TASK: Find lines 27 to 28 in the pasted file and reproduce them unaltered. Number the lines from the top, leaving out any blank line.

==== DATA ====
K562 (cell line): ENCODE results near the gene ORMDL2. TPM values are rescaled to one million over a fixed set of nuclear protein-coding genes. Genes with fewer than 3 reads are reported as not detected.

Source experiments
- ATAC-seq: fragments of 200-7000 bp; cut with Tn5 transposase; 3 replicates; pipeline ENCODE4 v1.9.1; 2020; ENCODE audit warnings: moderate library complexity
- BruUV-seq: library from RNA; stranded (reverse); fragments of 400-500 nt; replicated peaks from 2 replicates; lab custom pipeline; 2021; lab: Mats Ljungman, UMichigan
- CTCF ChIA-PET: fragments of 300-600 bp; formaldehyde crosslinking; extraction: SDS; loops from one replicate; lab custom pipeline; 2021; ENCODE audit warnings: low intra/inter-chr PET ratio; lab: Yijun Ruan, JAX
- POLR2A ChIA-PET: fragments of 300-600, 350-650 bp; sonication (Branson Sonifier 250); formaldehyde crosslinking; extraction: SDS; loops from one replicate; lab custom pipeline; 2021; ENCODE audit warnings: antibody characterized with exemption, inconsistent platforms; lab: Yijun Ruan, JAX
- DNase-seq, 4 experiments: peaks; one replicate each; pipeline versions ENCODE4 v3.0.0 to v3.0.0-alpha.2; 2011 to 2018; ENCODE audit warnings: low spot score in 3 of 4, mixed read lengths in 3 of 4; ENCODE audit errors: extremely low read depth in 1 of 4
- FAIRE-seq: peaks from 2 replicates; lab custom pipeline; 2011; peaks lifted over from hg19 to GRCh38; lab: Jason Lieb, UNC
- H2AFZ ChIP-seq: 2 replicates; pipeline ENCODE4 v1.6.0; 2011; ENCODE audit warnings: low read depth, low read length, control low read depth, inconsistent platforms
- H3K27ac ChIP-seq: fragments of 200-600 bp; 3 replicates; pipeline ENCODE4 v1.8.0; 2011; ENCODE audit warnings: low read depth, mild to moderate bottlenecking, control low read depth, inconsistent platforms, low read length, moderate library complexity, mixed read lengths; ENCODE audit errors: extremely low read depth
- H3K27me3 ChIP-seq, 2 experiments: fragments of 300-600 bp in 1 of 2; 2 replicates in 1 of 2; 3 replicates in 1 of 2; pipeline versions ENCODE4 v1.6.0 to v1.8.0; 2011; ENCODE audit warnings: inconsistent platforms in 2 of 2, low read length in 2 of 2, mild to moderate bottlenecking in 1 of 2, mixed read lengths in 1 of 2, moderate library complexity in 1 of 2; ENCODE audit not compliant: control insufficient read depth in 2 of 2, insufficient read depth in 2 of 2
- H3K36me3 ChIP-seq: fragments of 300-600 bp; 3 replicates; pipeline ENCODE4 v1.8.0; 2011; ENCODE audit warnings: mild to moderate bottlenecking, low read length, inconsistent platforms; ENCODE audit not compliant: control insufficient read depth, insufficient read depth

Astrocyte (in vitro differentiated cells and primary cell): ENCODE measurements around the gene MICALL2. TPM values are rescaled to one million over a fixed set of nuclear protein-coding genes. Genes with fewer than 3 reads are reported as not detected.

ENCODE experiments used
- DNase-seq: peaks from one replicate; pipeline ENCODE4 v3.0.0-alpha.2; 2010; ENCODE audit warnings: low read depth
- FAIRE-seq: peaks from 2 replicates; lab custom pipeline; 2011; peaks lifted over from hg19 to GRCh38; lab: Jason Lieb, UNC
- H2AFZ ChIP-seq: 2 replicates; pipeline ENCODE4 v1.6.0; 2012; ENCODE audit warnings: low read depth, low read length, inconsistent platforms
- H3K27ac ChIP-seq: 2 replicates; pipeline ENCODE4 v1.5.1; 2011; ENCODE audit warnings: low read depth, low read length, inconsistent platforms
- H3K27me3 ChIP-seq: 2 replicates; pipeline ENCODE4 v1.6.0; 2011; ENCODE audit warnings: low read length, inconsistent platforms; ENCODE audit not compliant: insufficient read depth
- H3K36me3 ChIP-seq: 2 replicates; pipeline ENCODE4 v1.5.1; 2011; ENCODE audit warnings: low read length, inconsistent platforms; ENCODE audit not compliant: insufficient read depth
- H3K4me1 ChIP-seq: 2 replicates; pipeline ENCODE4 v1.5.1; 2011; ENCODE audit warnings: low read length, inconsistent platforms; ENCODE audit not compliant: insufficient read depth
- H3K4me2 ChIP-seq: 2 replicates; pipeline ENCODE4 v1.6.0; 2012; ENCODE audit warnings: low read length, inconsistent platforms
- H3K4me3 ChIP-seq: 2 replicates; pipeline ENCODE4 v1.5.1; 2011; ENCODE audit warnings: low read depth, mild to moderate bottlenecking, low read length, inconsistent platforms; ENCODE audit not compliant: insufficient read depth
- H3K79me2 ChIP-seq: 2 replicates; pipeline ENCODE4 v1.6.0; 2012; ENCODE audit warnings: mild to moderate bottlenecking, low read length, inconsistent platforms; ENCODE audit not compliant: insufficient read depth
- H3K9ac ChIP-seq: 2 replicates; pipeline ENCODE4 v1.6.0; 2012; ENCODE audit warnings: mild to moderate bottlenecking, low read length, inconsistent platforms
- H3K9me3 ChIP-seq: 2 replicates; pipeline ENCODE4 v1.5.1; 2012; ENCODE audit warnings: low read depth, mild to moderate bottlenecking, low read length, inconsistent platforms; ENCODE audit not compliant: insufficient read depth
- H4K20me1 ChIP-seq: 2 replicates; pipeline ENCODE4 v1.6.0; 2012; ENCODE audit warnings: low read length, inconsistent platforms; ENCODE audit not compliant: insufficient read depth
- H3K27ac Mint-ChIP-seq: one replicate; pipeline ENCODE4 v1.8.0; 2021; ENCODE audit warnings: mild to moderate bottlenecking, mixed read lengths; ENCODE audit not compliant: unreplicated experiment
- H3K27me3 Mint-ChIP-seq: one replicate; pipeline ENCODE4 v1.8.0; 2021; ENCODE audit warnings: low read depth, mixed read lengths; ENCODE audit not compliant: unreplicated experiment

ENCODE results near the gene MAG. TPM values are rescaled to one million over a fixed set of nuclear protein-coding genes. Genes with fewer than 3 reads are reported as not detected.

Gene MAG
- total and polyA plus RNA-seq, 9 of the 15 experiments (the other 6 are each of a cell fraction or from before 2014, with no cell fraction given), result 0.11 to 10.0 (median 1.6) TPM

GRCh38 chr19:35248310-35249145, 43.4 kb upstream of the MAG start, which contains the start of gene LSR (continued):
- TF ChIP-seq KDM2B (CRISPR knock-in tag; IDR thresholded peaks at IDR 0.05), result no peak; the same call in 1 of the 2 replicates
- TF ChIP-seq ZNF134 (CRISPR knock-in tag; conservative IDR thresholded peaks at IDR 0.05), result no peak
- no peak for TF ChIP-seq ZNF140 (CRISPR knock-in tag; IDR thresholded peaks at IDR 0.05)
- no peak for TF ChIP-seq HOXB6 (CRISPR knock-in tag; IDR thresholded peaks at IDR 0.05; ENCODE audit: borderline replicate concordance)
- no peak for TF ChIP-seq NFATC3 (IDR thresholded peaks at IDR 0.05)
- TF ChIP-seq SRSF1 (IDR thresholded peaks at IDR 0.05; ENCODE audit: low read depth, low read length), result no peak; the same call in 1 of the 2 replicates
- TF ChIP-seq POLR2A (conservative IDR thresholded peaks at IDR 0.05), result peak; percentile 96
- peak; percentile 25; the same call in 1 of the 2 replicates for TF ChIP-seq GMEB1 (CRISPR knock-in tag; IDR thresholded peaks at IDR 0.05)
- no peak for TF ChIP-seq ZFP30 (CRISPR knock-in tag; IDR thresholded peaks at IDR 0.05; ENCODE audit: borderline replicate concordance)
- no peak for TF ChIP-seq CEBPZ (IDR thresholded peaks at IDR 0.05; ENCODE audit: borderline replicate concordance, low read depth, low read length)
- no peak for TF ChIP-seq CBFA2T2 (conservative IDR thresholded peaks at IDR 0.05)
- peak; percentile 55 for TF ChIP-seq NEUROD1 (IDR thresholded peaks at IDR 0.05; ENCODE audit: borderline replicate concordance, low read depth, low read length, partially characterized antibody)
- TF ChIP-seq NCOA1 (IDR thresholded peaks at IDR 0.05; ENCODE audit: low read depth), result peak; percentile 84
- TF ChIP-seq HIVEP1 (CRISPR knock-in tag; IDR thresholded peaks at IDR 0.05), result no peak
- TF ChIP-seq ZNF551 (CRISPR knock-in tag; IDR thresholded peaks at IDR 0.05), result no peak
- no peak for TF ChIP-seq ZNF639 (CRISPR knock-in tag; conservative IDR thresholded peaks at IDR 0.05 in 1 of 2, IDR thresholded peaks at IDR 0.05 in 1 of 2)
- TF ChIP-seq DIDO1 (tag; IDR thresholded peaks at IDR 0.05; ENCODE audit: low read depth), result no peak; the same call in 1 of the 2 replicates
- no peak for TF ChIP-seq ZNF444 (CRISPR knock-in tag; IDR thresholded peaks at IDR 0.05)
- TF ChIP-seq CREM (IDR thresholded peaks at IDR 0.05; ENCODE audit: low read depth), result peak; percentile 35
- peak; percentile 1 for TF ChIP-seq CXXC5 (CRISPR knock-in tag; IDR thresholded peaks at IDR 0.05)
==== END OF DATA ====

- H4K20me1 ChIP-seq: 2 replicates; pipeline ENCODE4 v1.6.0; 2012; ENCODE audit warnings: low read length, inconsistent platforms; ENCODE audit not compliant: insufficient read depth
- H3K27ac Mint-ChIP-seq: one replicate; pipeline ENCODE4 v1.8.0; 2021; ENCODE audit warnings: mild to moderate bottlenecking, mixed read lengths; ENCODE audit not compliant: unreplicated experiment